Rust Is (often) Not the Language for Me

I love Rust's emphasis on safety and correctness. I'm not referring to one specific feature like the borrow checker. I'm referring to what seems like pervasive part of the language and culture of Rust. From forced error checking, to exhaustive pattern matching, to validating Unicode character boundaries, everything is built with an eye towards up front in your face safety and correctness.

This emphasis creates a bit of friction and even temporary frustration when writing Rust code. My intuition is that this friction is usually worth it. I feel a sense of satisfaction as I work past it. But Rust has another source of friction that really makes me chafe. The source of this other friction is also a pervasive part of the language and culture of Rust. I'm talking about performance and zero cost abstractions.

Do I Care About Runtime Performance?

I like to think I care a lot. But I don't care about it in the same way or to the same degree most Rustaceans seem to. I don't think Rust makes the right trade offs for the types of programs that I write most often.

A good example is dynamic vs static dispatch. A dynamic dispatch function call requires an extra vtable lookup. It might make certain optimizations hard or impossible for the compiler to pull off. But usually, I don't care and I'd rather not think about it. Rust makes me to pretend to care in situations where I just don't.

Please Just Copy the Damn String

I've come across a lot of libraries that have a tiny bit of initialization in the form of a string. The strings might represent paths or URLs or passwords. In the interest of avoiding memory allocations at all costs, the library will often borrow the strings you give it instead of making a copy. This is where my suffering begins.

I'm now doomed to explicitly manage the lifetime of this object. If I want to abstract away some of the implementation details of the object with my own wrapper, I'm in for a bit of pain and failure. Why do I have to deal with this? I'm not instantiating this object very often.

Here I'm complaining about the third party library ecosystem and not so much Rust itself. It makes sense if a function like String.trim() returns a slice instead of a whole new string. But for a templating or database library that I'm instantiating just once for every HTTP request or once for the entire lifetime of the application, the single string copy would have next to 0 impact on performance.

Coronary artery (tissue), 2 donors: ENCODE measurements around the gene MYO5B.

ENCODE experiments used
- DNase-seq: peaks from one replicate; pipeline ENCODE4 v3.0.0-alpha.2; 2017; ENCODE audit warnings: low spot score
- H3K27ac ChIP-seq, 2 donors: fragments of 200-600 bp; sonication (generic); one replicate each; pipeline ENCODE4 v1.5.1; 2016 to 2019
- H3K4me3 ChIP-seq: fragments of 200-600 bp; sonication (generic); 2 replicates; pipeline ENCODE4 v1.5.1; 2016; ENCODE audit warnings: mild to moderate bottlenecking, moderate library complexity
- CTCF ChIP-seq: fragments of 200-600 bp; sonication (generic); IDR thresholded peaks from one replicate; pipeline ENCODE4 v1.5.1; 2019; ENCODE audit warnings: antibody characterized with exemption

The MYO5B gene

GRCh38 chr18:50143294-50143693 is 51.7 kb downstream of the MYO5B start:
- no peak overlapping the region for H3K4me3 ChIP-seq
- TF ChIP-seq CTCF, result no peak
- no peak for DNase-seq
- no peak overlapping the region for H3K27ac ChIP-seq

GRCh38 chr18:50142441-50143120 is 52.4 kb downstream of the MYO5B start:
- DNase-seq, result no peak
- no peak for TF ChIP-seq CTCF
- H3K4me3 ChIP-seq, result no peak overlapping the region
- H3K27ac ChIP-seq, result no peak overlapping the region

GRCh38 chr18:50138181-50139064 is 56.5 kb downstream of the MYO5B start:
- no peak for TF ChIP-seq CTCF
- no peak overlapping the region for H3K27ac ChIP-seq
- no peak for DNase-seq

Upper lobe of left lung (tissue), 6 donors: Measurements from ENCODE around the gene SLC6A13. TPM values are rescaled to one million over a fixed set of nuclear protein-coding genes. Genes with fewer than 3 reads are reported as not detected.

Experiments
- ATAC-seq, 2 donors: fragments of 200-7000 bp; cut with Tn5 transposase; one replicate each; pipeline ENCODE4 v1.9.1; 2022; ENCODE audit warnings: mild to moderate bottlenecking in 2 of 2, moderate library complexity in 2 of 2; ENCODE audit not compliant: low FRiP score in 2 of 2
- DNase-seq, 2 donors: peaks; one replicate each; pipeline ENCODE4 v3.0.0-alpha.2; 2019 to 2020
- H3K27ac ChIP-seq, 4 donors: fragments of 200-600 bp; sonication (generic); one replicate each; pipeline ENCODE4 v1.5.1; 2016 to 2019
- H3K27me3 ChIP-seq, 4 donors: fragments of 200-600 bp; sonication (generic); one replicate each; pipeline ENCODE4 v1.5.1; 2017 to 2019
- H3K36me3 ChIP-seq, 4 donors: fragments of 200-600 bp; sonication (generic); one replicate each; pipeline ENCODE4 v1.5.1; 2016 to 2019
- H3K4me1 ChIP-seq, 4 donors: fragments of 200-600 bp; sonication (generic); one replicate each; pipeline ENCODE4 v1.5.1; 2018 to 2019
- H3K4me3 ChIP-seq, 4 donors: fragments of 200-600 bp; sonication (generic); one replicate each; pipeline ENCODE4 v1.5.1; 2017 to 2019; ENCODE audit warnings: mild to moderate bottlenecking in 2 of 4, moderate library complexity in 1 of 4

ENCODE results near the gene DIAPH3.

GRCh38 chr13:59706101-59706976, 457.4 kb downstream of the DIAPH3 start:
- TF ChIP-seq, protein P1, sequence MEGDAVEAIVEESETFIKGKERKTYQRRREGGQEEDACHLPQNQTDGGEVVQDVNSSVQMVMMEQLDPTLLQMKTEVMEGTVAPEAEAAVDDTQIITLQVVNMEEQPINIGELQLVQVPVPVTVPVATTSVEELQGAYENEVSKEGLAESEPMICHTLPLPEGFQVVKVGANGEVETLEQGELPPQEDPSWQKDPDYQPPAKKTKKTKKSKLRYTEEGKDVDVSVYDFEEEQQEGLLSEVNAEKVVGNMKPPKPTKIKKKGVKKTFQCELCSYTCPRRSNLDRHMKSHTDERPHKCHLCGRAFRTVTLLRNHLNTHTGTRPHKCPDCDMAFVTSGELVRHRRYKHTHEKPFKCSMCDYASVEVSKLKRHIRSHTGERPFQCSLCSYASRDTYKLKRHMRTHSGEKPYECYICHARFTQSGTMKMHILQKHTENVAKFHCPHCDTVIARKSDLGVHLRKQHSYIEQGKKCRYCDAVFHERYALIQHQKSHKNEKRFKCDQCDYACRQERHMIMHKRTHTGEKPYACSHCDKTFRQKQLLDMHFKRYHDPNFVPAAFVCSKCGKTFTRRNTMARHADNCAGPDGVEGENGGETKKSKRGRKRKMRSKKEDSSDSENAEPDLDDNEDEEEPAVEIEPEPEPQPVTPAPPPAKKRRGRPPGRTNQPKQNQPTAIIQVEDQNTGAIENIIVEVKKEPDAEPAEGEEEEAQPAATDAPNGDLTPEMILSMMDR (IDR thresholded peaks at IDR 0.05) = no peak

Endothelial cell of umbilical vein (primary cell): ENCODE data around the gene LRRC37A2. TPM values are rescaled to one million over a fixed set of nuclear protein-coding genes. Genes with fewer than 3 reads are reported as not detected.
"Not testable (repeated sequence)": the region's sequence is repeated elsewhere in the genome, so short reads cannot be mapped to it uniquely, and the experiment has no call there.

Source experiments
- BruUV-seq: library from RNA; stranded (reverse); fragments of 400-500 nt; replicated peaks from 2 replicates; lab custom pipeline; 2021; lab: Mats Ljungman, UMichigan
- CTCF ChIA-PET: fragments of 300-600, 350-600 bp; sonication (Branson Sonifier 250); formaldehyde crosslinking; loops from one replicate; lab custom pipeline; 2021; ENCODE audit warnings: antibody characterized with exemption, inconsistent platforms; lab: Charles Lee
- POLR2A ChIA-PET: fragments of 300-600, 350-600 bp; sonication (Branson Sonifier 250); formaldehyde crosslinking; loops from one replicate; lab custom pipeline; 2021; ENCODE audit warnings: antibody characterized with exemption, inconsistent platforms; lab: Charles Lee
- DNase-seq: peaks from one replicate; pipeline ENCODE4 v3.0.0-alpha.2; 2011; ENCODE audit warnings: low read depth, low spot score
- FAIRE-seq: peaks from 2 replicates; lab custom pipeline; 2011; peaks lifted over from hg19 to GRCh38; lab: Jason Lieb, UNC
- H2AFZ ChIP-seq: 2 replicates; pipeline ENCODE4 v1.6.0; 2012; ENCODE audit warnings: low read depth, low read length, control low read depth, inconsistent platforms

Garbage Collection is Great

The borrow checker eliminates much of the need for a garbage collector, but that's not why I love the borrow checker. To me it's just an interesting coincidence that the borrow checker helps with memory management. I've usually been content to eat the run time costs of GC.

There have only been two significant times in my career where the cost of Garbage Collection really mattered. The first time was when I was building a game. Carefully controlling the number of allocations and deallocations and controlling how and when they happened had a meaningful impact on how much we could get done in a tick. The other time was when I wrote a kind of specialized columnar database in a garbage collected language. A year or so later when it had to deal with more data and more queries than ever, long unexpected GC pauses became a regular occurrence.

We solved the latter problem by throwing more memory at it. I wasn't thrilled with the solution, but it was maybe the right thing to do at the time. This is one of those rare instances where a full rewrite would have been completely justified. If Rust had existed as a stable language, maybe rewriting it in Rust would have been a good solution.

Sometimes I just want some big, twisty, circular data structures that will be traced out of existence when I don't need them anymore.

Async/Await is Awkward

I don't care about the size of my futures. I'm perfectly happy allocating each future on the heap. I just want to be able to stick async funcions in data structures, pass them as arguments, generically mix and match them, and use them in traits. These tasks vary from awkward to impossible.

Wrapping my head around async/await in Rust, was more challenging than I expected. It didn't help that this was one the first thing I tried to use in Rust. I suspect all of its complexity is a direct result of aiming for a zero cost abstraction.

What Is the Language for Me?

I'm not sure the language I'm looking for exists. This language would look a lot like Rust. If I were to create such a language, I'd call it R$. The R would be a respectful nod to Rust and the dollar sign would be a strong hint that its abstractions might cost you something. If this hypothetical language did exist, you can be sure I'd still have something to complain about.

This little essay is not really a criticism of Rust. It's still partly a love letter to the language. I love it so much I wish it felt like the right tool for me in every context. Rust is doing exactly what it was designed to do.